Earlier today, this website reported exclusively on the latest developments related to #NukeGate – South Carolina’s spectacularly failed government intervention in the power generation industry.
Specifically, we reported that there were rumored constitutional issues associated with the now-notorious “Base Load Review Act” (BLRA), which was pushed through the S.C. General Assembly a decade ago by liberal members of both parties – and allowed to become law by former “Republican” governor Mark Sanford.
This legislation enabled the socialization of billions of dollars of investment risk related to the construction of two recently abandoned nuclear reactors in Jenkinsville, S.C.
Shortly after our story broke, we received a response from Robert Kittle – spokesman to S.C. attorney general Alan Wilson.
According to Kittle, Wilson’s office received a request late last month from several state lawmakers seeking an opinion on the 2007 law. The lawmakers – including Murrell Smith of Sumter, Leon Stavrinakis of Charleston and Gary Simrill of Rock Hill – expressed “concerns about the overall constitutionality” of the legislation.
The letter did not specify what those “concerns” were, but we’ve heard similar rumblings from lawmakers about the constitutionality of this ill-conceived bill.
Here’s the letter they sent to Wilson …
(Click to view)
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(Via: S.C. Attorney General)
Kittle says Wilson’s office will issue its response to this letter next week – which could be the latest bombshell development in this radioactive scandal.
Obviously, opinions from the attorney general’s office are just that … opinions. And of late there’s been plenty of controversy surrounding them. Attorney general opinions also lack the force of law – although they have been used by courts to help interpret the law.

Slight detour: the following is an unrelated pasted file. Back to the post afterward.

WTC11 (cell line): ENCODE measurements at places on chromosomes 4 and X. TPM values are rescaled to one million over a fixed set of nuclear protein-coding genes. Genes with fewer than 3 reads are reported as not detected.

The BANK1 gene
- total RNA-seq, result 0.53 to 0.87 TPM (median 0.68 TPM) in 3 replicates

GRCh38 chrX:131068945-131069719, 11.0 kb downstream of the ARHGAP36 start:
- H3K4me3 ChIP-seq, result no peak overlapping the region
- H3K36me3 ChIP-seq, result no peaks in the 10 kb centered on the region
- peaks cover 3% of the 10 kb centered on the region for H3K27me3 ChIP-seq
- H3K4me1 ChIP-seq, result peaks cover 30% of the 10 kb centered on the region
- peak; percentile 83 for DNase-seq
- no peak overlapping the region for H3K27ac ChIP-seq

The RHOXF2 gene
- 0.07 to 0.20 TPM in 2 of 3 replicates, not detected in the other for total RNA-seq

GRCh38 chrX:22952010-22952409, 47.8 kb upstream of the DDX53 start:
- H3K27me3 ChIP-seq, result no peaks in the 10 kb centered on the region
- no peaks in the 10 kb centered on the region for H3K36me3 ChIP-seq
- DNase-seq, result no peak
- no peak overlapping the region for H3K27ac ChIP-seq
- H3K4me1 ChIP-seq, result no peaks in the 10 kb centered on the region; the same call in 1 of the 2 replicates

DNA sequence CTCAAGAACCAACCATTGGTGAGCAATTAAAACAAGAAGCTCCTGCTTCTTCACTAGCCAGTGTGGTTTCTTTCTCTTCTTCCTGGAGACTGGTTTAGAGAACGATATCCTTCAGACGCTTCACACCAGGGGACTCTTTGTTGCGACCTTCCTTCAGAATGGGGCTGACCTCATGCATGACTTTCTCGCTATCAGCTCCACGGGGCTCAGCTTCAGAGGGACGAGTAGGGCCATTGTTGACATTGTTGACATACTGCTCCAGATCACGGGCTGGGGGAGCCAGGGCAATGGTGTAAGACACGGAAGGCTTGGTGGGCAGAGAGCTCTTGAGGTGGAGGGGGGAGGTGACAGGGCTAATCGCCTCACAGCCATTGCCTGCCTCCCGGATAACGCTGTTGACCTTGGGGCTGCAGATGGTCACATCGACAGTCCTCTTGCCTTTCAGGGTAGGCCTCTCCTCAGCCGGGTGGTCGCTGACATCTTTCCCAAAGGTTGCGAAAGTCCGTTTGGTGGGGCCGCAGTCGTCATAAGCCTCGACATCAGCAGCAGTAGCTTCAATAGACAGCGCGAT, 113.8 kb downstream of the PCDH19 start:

This isn’t an ordinary case, though.
S.C. solicitor general Bob Cook and his staff will be weighing in on an issue that is dominating headlines across the state – and which is already the focus of multiple lawsuits. Their opinion could conceivably spawn additional legal action against the state.
In other words there is a ton of pressure on Cook and his staff to get it right.
Unfortunately, the reactors – which were supposed to be operational a year ago – still haven’t been finished. Not only that, some estimates indicate they could cost another $9 billion to complete (i.e. double the original cost). For its part, Santee Cooper claimed another $16 billion would be required to finish the V.C. Summer expansion project – nearly triple the original cost estimate.
Unable to pony up its share of that amount, Santee Cooper pulled the plug on the deal … a decision that killed an estimated 5,600 jobs, squandered billions of dollars in investment (including more than $2 billion raised through rate increases on consumers), threw South Carolina’s energy future into chaos, cost Santee Cooper its credit rating and prompted a class action lawsuit against SCANA.
That lawsuit has been empowered by damning documents revealing that both partners in this project knew eighteen months ago that it was doomed.
We’ll be keeping a close eye out for the attorney general’s opinion.
As noted in our previous coverage, “none of this post hoc maneuvering will result in a ratepayers getting a single dime of their money back, but it could protect citizens from unnecessary rate hikes moving forward.”
WANNA SOUND OFF?
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Banner via S.C. Attorney General’s Office